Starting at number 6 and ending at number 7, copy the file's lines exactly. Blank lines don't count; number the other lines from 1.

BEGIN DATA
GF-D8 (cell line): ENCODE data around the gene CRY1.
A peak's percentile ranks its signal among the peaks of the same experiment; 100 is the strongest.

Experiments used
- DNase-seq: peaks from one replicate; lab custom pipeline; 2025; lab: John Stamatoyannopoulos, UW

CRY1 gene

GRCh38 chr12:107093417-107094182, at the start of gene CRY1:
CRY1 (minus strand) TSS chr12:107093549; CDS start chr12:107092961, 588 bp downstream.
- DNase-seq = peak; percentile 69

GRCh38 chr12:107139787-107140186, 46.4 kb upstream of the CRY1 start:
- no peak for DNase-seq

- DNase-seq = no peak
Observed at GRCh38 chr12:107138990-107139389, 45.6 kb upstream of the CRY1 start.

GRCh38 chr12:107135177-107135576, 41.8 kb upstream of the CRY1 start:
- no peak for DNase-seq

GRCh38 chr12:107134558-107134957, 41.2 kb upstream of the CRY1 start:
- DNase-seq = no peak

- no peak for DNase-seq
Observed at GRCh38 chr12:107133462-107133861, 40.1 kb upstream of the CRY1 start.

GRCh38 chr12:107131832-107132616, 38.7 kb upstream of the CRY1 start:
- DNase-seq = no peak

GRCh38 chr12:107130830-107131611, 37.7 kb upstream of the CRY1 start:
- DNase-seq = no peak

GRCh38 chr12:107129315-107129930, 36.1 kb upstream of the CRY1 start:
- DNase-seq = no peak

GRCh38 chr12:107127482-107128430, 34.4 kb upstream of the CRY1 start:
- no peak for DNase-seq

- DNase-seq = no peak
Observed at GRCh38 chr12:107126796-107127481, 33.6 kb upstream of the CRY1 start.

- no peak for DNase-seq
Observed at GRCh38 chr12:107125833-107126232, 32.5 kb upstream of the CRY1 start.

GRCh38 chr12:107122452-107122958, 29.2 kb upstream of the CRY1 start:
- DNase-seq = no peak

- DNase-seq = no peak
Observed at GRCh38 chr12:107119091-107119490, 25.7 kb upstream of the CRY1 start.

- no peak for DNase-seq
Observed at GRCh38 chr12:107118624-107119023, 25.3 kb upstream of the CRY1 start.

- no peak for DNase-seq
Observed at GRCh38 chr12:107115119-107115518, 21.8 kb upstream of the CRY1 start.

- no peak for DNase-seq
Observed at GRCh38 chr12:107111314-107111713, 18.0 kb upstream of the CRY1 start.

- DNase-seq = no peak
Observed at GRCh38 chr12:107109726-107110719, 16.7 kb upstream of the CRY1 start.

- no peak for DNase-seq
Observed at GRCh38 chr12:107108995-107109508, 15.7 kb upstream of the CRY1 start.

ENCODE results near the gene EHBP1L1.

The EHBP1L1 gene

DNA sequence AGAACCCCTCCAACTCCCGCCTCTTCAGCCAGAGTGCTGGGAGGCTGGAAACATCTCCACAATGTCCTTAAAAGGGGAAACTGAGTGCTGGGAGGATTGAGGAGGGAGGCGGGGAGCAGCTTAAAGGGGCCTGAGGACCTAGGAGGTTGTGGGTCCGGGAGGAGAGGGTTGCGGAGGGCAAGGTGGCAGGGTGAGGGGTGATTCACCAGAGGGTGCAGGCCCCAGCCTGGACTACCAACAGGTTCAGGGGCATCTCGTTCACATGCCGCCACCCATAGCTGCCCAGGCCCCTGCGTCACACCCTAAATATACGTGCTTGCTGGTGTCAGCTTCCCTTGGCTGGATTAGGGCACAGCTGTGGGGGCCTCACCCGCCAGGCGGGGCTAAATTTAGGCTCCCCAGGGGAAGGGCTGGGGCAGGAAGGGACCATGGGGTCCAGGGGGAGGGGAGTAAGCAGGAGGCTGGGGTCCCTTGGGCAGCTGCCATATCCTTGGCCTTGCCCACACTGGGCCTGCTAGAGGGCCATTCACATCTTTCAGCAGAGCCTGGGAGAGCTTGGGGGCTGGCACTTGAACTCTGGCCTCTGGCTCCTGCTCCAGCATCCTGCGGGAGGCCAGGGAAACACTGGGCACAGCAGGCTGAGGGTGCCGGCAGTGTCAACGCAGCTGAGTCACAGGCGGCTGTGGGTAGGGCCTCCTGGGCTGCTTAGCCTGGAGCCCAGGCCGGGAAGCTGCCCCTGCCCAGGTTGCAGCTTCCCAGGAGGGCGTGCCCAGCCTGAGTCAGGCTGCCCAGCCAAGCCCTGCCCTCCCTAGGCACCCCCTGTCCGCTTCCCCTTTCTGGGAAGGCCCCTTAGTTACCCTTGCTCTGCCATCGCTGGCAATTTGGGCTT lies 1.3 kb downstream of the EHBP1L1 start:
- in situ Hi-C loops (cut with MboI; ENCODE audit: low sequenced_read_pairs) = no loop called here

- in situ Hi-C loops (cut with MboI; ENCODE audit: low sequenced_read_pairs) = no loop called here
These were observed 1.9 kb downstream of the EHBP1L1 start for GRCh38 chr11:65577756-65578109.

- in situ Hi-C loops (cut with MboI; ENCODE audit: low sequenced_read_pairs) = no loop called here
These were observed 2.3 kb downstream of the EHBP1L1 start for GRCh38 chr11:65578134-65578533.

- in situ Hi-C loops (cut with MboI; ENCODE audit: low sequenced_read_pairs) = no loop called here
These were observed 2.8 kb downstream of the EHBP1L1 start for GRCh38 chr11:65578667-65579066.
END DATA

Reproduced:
GRCh38 chr12:107093417-107094182, at the start of gene CRY1:
CRY1 (minus strand) TSS chr12:107093549; CDS start chr12:107092961, 588 bp downstream.